Two years ago I became a mother, reaching a mile marker in womanhood that set me apart from other personal trainers who had not experienced the challenges of pregnancy or postpregnancy body woes. I found out just what it took to make healthy decisions every day. With each trimester, I learned new ways to cope with ever-changing levels of energy, hunger, motivation and, most of all, hormones.
Speak with enough personal trainers at the start of their careers and you’ll quickly notice a common aspiration: They want to train professional athletes. Of course it’s fine to dream big, but it’s important to remember that professional athletes are extremely rare individuals. Consequently, pro athletes are neither as numerous nor as varied in age, gender or ability as everyday adult athletes.
Small-group training is making waves as a viable means for budget-conscious consumers to gain access to a highly skilled personal trainer or coach. It’s a boon for fitness facilities as well. The service can bring in more cash per hour because of the higher session rate, and it gives clubs the opportunity to inspire more people to fitness in a shorter timeframe.newsletter_teaser: Small-group training is making waves as a viable means for budget-conscious consumers to gain access to a highly skilled personal trainer or coach. It’s a boon for fitness facilities as well. The service can bring in more cash per hour because of the higher session rate, and it gives clubs the opportunity to inspire more people to fitness in a shorter timeframe.
Back in Canada, when my colleagues and I developed strength and fitness programs for hockey athletes, we began to notice something fascinating: Farm kids had distinct advantages when their “farm strength” was transferred to the ice. These young athletes were stronger on the puck, stronger in front of the net when battling their opponents, and stronger in odd body positions.
More than 400 personal trainers are scheduled to arrive in Seattle to join the ones who came early for the preconference options, which included TRX: Sports Medicine Suspension Training Course and NASM: Women's Fitness Specialist Workshop. If the opening class is any indication, we're in for a stream of steady inspiration from some of the Northwest's best.
I'm just going to come out and say it: I am not a fan of the term "anti-aging." Why? Well, if you are anti-aging, you are anti-living. We're all aging every second of every day--some of us on a faster track, yes, but the point is aging is natural and healthy. Why fight it? I prefer the term "pro-aging" because it connotes a positive approach to birthdays. From what I can see here at the 2014 IDEA Personal Trainer Institute in Seattle, everyone is on the pro-aging path and setting a new standard for the rest of the world.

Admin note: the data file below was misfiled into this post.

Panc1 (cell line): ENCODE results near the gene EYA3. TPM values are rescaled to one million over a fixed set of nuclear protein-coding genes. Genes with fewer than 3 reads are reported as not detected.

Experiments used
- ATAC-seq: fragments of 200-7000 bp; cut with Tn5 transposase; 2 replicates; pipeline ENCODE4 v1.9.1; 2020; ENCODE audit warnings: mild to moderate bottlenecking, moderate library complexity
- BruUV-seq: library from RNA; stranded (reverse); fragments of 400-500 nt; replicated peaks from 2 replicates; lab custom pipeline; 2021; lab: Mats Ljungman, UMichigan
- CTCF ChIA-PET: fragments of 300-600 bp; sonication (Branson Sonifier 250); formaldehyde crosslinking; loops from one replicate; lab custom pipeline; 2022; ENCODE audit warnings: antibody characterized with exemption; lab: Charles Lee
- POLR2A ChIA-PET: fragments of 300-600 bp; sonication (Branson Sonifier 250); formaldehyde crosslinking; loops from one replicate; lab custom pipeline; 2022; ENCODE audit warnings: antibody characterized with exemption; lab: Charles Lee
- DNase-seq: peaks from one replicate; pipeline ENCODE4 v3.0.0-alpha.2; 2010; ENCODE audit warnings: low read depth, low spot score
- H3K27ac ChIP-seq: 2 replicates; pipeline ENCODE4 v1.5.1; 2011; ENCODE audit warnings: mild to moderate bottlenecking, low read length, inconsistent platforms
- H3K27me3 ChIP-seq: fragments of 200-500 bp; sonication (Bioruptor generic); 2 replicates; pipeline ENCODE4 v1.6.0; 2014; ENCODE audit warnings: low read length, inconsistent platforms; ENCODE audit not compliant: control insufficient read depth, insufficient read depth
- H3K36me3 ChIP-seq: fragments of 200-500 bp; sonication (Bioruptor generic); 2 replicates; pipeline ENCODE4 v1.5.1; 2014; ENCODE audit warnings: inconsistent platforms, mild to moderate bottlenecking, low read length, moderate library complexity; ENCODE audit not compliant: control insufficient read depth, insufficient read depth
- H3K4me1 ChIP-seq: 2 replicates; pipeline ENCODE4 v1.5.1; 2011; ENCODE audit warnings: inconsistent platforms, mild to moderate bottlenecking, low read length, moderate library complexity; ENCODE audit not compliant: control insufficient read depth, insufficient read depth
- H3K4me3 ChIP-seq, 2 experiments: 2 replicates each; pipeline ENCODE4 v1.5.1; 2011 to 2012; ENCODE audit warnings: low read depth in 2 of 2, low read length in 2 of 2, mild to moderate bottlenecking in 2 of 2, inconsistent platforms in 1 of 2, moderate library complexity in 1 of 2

Do you enjoy playing tennis? Do you want to help tennis players stay injury- free and improve their sport-specific fitness levels? If yes, you may want to consider training tennis players as a career niche.
According to a survey from the Tennis Industry Association (TIA 2012), over 28 million people in the United States play tennis each year. Business-wise, tennis players can provide a great source of clients—if you have the interest and knowledge to effectively help them.
Many personal trainers design anaerobic workouts for their clients—it is an innovative strategy that helps many people reach their goals. Competitive athletes have been training anaerobically for years. Bu these types of programs also offer recreational exercise enthusiasts challenge, variety and unique physiological adaptations. Common elements of an anaerobic workout include intervals, sprints, repeated sprints and multiple-sequence exercise combinations performed at higher intensities with shorter duration (Bishop, Girard & Mendez- Villanueva 2011).
It's early March. Any fitness pro knows the New Year’s cycle: large numbers of nonexercisers vow to get fit, show up in January--and then disappear within a month or two. How can you prevent this? People fall off the workout wagon for many reasons: Too tired. Too busy. Too boring. Too hard. Let’s look at why the motivation to change and the intention to work out aren’t always enough, and how you can help exercisers stick to their resolutions.newsletter_teaser: It's early March. Any fitness pro knows the New Year’s cycle: large numbers of nonexercisers vow to get fit, show up in January--and then disappear